'Turning Point'? Hong Kong Police Descend on Protest Sites, Targeting Leaders

A mass of Hong Kong police in riot gear swept a major Occupy Central protest site on Wednesday, breaking down barricades and tents and arresting over a hundred people, including some of the more prominent activists in the pro-democracy movement that emerged over the summer.

Among those taken into custody was Joshua Wong, the student leader hailed by TIME in October as “the voice of a generation.”

Hundreds of officers descended on a key protest zone in the busy commercial and residential district of Mong Kok, where organizers with Occupy Central have held operations for months. According to Reuters, the crackdown “could be a turning point in the fight to wrest greater political freedom from Beijing’s control.”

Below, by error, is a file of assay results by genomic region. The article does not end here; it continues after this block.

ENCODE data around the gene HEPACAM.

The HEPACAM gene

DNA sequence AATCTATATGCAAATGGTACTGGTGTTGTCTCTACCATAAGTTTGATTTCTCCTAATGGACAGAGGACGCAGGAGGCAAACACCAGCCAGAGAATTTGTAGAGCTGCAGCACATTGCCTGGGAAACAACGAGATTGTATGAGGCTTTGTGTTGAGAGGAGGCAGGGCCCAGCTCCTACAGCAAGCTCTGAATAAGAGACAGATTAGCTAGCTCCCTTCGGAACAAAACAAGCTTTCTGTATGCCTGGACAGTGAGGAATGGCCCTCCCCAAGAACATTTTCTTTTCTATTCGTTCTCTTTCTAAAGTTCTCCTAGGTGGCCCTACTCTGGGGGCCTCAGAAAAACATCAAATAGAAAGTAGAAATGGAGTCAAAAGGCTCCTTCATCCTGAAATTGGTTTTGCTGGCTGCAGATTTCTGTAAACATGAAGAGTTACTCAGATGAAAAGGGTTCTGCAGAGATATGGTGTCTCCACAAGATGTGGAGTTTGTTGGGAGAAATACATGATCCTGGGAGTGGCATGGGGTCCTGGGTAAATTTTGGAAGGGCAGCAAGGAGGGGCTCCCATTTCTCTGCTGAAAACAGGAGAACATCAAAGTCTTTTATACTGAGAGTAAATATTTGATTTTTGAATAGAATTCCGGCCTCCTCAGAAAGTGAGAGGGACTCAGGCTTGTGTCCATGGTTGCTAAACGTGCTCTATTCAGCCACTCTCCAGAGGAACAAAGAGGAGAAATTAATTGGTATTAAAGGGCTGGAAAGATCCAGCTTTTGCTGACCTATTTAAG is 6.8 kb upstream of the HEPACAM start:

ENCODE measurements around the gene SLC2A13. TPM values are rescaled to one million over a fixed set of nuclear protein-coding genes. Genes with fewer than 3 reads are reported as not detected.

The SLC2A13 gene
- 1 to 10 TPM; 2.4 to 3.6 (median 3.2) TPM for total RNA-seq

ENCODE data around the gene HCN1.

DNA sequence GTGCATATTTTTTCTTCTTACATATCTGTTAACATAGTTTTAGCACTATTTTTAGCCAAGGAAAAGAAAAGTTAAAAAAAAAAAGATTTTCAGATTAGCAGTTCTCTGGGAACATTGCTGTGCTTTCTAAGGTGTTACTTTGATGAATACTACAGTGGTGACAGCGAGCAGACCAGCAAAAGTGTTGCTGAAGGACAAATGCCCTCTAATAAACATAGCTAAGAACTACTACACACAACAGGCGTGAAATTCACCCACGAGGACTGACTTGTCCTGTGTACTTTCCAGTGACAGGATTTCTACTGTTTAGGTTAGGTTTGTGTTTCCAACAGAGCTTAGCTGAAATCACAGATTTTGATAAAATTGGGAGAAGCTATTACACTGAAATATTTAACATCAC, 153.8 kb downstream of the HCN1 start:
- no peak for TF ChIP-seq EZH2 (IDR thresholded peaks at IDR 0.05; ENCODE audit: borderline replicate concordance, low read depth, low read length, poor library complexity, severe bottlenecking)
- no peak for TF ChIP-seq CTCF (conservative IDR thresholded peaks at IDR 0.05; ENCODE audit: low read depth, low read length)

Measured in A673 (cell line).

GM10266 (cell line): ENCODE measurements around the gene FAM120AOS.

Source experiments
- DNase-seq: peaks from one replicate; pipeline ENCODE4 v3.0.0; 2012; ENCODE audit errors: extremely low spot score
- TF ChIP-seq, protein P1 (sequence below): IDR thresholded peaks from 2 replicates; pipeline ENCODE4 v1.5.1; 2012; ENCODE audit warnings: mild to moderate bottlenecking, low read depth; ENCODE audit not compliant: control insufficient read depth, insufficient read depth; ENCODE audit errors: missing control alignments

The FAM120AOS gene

Reuters continues:

But the move by police was not able to keep protesters from returning directly to the same site as soon as they could.


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The New York Times reports:

Also on Wednesday, seven Hong Kong officers were arrested for their part in the beating of a peaceful protester, in a violent encounter in October that went viral in the news and on social media after security footage captured the incident.

The officers were arrested on “assault occasioning actual bodily harm,” a police statement said.

Demonstrations in Hong Kong began in September. China announced that it would only allow Hong Kong to vote on a leader for the semi-autonomous region from a list of candidates who have been pre-approved by a council staffed largely by government loyalists. Activists are demanding true suffrage for the upcoming elections, which will take place in 2017.

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